Tag: fiction

Tips for the Long Run

Ironically, as we come out of lockdown and into a semblance of normal life, people seem to be experiencing more stress than ever. The formerly cheerful checker at the grocery store scowls and tells you to wait while she santitizes her station. The server who was glad to get his job back, is grumpy about wearing a mask. And all those self-appointed behaviour police who rant and rail and ramp up the fear quotient about perceived health code violations don’t help. The attitude of “we’re all in this together” seems to be crumbling at the edges. 

Perhaps people are just tired. Tired of uncertainty, tired of zoom, tired of trying. But I think there is more at work here. I think we have a case of thwarted expectations. Even while health officials warned us that we were in for months and maybe years of doing things differently, we subconsciously thought when the lockdown ended we’d go back to “normal.” Now the reality of “not-normal” is setting in and we’re finding it hard to take.  Kind of like we were promised a puppy and we got a goldfish. Nothing wrong with the goldfish, but it’s not what we wanted. Some would just like to flush the fish.

So, how do we go about coping for the long run? Here are a few suggestions.

  • Read

 Especially read fiction. Fiction is story and story is filled with characters and characters  take us out of ourselves. For a little while we can be someone else, live in a different  world and experience family and friends and (maybe) happy endings. We could all use   happy endings these days, so pick up a romance — or a mystery, where justice prevails.  That’s a kind of happy ending too. While we are keeping distant from our real  life   friends, we can get up close and personal with these fictional characters. We can    laugh and sing and hold hands.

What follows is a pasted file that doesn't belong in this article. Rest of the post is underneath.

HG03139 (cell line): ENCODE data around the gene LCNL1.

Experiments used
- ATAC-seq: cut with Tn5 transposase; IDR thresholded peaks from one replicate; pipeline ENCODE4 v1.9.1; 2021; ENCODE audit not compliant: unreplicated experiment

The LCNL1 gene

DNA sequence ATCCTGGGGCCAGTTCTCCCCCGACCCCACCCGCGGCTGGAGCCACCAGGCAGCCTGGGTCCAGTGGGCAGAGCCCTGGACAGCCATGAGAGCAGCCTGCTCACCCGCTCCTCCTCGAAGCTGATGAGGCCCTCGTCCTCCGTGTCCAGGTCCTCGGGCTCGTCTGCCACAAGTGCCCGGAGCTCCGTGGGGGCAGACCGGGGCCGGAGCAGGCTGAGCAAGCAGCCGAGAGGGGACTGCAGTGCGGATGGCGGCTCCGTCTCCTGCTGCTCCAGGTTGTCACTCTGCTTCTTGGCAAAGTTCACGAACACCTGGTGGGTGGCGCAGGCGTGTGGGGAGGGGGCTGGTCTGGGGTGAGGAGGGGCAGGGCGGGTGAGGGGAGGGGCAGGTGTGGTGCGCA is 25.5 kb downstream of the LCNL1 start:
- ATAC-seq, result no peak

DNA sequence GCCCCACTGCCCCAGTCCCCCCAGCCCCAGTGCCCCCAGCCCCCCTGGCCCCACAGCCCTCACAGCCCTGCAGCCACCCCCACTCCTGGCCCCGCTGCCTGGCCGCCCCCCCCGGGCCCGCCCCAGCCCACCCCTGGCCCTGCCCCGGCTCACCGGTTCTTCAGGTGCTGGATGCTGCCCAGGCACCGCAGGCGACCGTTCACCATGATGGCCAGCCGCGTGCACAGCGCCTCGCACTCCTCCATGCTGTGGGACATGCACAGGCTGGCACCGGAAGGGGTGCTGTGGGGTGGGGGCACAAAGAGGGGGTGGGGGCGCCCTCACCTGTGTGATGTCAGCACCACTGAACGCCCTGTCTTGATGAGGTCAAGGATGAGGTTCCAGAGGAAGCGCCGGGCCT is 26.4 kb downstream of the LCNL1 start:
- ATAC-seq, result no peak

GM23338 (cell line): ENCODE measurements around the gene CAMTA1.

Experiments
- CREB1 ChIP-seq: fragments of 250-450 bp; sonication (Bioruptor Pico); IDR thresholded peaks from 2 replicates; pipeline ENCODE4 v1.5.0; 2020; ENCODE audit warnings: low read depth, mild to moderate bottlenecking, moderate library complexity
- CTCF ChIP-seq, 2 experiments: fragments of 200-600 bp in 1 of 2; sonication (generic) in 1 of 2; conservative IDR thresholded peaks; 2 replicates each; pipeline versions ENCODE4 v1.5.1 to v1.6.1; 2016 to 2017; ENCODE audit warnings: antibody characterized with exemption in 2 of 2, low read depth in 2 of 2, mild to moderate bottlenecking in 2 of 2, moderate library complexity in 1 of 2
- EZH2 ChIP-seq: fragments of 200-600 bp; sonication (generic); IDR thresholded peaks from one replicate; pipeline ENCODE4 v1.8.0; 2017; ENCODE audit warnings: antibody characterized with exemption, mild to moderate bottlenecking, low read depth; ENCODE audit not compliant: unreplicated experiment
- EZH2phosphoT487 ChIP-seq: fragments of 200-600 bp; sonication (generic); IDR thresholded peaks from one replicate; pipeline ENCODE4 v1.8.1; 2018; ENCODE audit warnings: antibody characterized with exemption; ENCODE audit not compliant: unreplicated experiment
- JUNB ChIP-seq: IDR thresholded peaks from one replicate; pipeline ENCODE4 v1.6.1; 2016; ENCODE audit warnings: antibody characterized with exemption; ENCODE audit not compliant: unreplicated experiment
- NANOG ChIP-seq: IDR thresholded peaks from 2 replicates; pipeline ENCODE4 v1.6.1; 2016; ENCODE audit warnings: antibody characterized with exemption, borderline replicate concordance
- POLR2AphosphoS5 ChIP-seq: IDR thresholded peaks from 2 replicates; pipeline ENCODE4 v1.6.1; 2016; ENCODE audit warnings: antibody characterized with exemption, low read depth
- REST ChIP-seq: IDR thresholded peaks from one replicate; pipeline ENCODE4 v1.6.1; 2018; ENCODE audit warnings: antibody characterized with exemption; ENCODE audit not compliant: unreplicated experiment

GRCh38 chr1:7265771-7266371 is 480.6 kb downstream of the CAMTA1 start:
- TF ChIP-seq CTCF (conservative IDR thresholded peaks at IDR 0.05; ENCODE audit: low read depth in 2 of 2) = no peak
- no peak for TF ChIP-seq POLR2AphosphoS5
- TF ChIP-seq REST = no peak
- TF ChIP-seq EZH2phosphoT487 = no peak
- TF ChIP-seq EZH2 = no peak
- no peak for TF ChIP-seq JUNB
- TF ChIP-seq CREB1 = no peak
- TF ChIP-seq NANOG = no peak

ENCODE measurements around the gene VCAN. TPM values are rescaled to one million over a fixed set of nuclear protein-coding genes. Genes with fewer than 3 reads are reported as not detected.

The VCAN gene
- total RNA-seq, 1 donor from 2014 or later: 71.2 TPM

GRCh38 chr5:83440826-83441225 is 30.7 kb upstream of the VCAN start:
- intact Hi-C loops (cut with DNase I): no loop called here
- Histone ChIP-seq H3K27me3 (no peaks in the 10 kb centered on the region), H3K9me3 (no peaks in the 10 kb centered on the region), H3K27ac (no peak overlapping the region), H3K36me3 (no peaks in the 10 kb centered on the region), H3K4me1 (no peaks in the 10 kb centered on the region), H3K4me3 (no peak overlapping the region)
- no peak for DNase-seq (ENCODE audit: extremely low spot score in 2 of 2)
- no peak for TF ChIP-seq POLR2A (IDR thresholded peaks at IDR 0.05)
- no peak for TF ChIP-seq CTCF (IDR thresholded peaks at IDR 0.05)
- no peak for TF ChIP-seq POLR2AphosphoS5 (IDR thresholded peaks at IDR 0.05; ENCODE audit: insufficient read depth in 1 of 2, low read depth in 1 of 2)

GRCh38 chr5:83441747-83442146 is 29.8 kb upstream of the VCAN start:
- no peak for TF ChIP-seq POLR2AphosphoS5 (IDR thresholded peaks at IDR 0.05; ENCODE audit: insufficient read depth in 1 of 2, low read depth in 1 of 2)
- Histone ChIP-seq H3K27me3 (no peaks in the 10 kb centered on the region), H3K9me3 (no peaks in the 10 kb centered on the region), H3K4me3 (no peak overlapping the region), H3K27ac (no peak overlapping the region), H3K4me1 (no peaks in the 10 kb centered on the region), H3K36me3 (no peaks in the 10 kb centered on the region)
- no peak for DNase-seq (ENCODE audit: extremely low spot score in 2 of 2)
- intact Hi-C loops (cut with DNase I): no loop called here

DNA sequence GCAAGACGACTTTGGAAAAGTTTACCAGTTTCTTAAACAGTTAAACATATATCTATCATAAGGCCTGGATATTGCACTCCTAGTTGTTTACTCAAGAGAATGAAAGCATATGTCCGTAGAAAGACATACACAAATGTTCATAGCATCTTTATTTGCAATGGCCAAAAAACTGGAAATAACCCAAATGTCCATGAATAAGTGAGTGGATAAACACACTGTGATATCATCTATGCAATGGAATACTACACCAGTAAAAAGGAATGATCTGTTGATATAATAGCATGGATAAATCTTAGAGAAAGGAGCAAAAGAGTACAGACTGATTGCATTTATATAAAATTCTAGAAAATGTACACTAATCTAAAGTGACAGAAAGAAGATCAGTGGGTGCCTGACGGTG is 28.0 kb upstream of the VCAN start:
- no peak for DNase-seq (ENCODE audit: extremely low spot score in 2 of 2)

• Look for the Upside

Amid all the civil unrest, the tragedy of racism, the pain of death, there is still good news in the world. There are people performing good deeds, making music, telling jokes, volunteering, making the world better. When you’ve seen enough of the bad news, go for some good news. Our local television station, CHEK, has made lemonade out of lemons by turning the sports segment — there are no sports at the moment — into The Upside. Here the sports caster and the weatherman collect quirky stories from around our Island and broadcast them on the nightly news. It’s silly and kooky and a lot of fun. It brings people together and it generates lots of smiles. When you’re feeling down, go for the Upside.   

 

  • Walk 

Or run or bicycle or turn handstands. The point is to move, thereby releasing    endorphins, our own little happy hormone. If possible exercise outdoors. Don’t wear   earplugs. Shut down the artificial world and tune in to the natural one. Birdsong,  crickets, rustling grass, soughing boughs, barking dogs — all these things help to restore   our mental balance. In Canada, our national broadcaster, has created “Hello Spring” to lift people’s spirits. If you can’t hike into the back country yourself, they’ve brought the back country to you with clips of bear cubs emerging from their den, a hummingbird  feeding her young, fox kits discovering the world, and many more moments to remind   us  that the natural world is bountiful and open to all.        

  • Work 

In her post in Writer Unboxed,Sandra Callender  about the importance of writers in a time of social turmoil. Violence, she posits, comes from a lack of human connection. When our physical human connections are severed, our fictional connections become even more important. Writers create an antidote to violence.